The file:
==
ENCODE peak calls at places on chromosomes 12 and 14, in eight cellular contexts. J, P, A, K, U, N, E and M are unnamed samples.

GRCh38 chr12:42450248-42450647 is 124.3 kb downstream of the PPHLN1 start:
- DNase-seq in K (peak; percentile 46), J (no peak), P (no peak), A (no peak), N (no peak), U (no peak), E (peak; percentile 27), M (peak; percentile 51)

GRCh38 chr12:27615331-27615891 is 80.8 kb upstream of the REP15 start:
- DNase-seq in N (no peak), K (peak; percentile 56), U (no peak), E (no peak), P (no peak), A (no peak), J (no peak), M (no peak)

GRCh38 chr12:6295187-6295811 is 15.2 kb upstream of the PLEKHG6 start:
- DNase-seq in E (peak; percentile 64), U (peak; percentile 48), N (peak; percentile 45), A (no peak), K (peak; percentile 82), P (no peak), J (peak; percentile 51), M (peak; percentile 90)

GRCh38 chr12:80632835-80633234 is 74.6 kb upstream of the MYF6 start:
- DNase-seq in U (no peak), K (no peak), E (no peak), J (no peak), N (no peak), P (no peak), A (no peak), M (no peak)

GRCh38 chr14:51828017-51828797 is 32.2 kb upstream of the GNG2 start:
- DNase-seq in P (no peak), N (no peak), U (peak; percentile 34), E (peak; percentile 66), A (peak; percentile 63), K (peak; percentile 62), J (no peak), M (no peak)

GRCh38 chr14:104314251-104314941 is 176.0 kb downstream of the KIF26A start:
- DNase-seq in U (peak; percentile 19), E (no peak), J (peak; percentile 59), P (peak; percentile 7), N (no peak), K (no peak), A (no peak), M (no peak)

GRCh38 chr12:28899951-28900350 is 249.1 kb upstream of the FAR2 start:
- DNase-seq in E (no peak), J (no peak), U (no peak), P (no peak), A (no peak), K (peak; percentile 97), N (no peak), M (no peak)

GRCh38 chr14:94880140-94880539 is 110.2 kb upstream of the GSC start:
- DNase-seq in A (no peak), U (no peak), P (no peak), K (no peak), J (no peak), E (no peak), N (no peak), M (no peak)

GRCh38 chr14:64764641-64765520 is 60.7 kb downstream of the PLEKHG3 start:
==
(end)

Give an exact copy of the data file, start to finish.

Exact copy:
ENCODE peak calls at places on chromosomes 12 and 14, in eight cellular contexts. J, P, A, K, U, N, E and M are unnamed samples.

GRCh38 chr12:42450248-42450647 is 124.3 kb downstream of the PPHLN1 start:
- DNase-seq in K (peak; percentile 46), J (no peak), P (no peak), A (no peak), N (no peak), U (no peak), E (peak; percentile 27), M (peak; percentile 51)

GRCh38 chr12:27615331-27615891 is 80.8 kb upstream of the REP15 start:
- DNase-seq in N (no peak), K (peak; percentile 56), U (no peak), E (no peak), P (no peak), A (no peak), J (no peak), M (no peak)

GRCh38 chr12:6295187-6295811 is 15.2 kb upstream of the PLEKHG6 start:
- DNase-seq in E (peak; percentile 64), U (peak; percentile 48), N (peak; percentile 45), A (no peak), K (peak; percentile 82), P (no peak), J (peak; percentile 51), M (peak; percentile 90)

GRCh38 chr12:80632835-80633234 is 74.6 kb upstream of the MYF6 start:
- DNase-seq in U (no peak), K (no peak), E (no peak), J (no peak), N (no peak), P (no peak), A (no peak), M (no peak)

GRCh38 chr14:51828017-51828797 is 32.2 kb upstream of the GNG2 start:
- DNase-seq in P (no peak), N (no peak), U (peak; percentile 34), E (peak; percentile 66), A (peak; percentile 63), K (peak; percentile 62), J (no peak), M (no peak)

GRCh38 chr14:104314251-104314941 is 176.0 kb downstream of the KIF26A start:
- DNase-seq in U (peak; percentile 19), E (no peak), J (peak; percentile 59), P (peak; percentile 7), N (no peak), K (no peak), A (no peak), M (no peak)

GRCh38 chr12:28899951-28900350 is 249.1 kb upstream of the FAR2 start:
- DNase-seq in E (no peak), J (no peak), U (no peak), P (no peak), A (no peak), K (peak; percentile 97), N (no peak), M (no peak)

GRCh38 chr14:94880140-94880539 is 110.2 kb upstream of the GSC start:
- DNase-seq in A (no peak), U (no peak), P (no peak), K (no peak), J (no peak), E (no peak), N (no peak), M (no peak)

GRCh38 chr14:64764641-64765520 is 60.7 kb downstream of the PLEKHG3 start: